Whether you are a Brexiter, a Remainer, a Unionist or (I'm not quite sure if we have come up with an appropriate term yet, but let's improvise) a 'Scexiter', one can't help but be absolutely fascinated with the current to-ing and fro-ing between Westminster and Holyrood. As I write, it seems that Sinn Fein are getting in on the action calling for a referendum on leaving the UK and joining the Republic of Ireland.
Whilst the thought of the breakup of the United Kingdom would fill many with dread, it's difficult to ignore the fact that, love her or loath her, Nicola Sturgeon has a point.
There is certainly no guarantee that an independent Scotland would be able to join the EU (based on the assumption that the EU continues to exist) or any of the associated trade zones. There are also reasons why countries such as Spain and France, who have their own separatist movements, might be reticent to allow it, however, it is a tough sell for the UK government to essentially give Scotland the counter-argument to Brexit, saying we are 'better together'. I think I've heard that somewhere before...Theresa May certainly has a tough job on her hands keeping it all together and negotiating a good exit deal for Britain!
Not too far in the distance are the Dutch, French and German elections which we will be watching with a keen eye, however for the time being, equity markets are making good ground, corporate profits are resilient, and momentum is certainly positive. What populism has thrown our way so far has been brushed aside by the equity markets, at least for now.
We are very mindful of the impact of politics on our investable universe, especially when a Trump tweet, for example, can wipe 20% off a company's market cap overnight. Many could feel paralysed by this level of uncertainty, as always the value of investments can go down as well as up, and investors can get back less than they originally invested. However, market turbulence (which is very sector specific at present) and changing political landscapes actually open up opportunities for active managers such as ourselves and we are finding that our ability to target certain market segments and avoid others is giving us opportunities that perhaps weren't there in the recent past.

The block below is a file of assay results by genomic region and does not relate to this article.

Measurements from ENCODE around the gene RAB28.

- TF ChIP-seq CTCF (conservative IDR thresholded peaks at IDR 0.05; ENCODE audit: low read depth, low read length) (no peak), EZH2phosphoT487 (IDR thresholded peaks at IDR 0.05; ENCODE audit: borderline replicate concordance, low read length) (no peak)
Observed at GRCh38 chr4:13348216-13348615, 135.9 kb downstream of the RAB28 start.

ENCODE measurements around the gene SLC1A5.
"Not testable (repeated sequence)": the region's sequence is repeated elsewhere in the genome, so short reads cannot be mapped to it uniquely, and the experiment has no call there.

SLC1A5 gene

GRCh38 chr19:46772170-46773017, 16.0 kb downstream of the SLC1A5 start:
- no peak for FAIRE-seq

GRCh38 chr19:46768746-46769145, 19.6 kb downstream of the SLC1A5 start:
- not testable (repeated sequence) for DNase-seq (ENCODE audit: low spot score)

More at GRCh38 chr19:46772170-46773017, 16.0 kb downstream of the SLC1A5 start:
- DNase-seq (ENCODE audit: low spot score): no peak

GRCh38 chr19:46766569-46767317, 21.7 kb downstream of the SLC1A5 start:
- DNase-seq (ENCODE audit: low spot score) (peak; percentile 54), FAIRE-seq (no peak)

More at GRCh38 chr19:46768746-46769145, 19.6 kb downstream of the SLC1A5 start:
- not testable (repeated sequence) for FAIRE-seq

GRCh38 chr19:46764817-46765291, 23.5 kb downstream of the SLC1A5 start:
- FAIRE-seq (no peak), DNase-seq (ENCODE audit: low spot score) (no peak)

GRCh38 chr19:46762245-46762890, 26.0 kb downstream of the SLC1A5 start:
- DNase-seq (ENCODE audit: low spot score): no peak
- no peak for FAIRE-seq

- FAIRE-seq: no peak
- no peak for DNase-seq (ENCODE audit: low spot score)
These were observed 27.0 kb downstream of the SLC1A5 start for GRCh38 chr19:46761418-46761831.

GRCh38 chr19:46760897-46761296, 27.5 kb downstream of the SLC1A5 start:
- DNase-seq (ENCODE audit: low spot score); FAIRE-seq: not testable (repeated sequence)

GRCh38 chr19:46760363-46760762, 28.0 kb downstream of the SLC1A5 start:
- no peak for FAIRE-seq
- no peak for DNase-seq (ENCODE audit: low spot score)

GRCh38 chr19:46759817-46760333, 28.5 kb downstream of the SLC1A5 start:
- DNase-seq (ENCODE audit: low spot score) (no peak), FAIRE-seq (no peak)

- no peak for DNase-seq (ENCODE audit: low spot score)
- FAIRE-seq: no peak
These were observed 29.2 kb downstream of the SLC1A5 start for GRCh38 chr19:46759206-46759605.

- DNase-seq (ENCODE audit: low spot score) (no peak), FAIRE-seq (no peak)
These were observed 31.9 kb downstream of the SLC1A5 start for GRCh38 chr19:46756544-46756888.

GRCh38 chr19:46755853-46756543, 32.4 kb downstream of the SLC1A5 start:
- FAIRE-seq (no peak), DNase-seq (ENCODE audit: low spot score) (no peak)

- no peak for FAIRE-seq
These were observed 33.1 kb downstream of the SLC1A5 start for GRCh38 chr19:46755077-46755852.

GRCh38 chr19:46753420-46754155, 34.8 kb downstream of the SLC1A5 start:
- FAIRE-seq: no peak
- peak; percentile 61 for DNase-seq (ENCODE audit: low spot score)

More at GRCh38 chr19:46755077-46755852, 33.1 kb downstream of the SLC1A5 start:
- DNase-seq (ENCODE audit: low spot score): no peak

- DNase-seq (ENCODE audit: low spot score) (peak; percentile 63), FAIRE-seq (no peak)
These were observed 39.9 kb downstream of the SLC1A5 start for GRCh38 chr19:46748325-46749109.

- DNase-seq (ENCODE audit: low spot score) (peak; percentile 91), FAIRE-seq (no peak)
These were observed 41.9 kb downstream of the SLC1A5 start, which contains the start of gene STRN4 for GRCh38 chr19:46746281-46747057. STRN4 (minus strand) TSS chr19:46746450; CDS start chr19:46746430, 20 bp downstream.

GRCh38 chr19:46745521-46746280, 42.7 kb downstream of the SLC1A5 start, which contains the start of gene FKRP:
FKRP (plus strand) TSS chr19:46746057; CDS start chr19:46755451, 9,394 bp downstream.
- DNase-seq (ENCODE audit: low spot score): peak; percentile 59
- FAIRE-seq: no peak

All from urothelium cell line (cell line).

Is this all a storm in a teacup, or will we look back on this as the beginnings of the breakup of the Union, the EU, both or either? Your guess is as good as mine.
Ms Sturgeon said Scotland stood at a "hugely important crossroads", and insisted she would continue to attempt to reach a compromise with the UK government. But she added: "I will take the steps necessary now to make sure that Scotland will have a choice at the end of this process. "A choice of whether to follow the UK to a hard Brexit, or to become an independent country able to secure a real partnership of equals with the rest of the UK and our own relationship with Europe."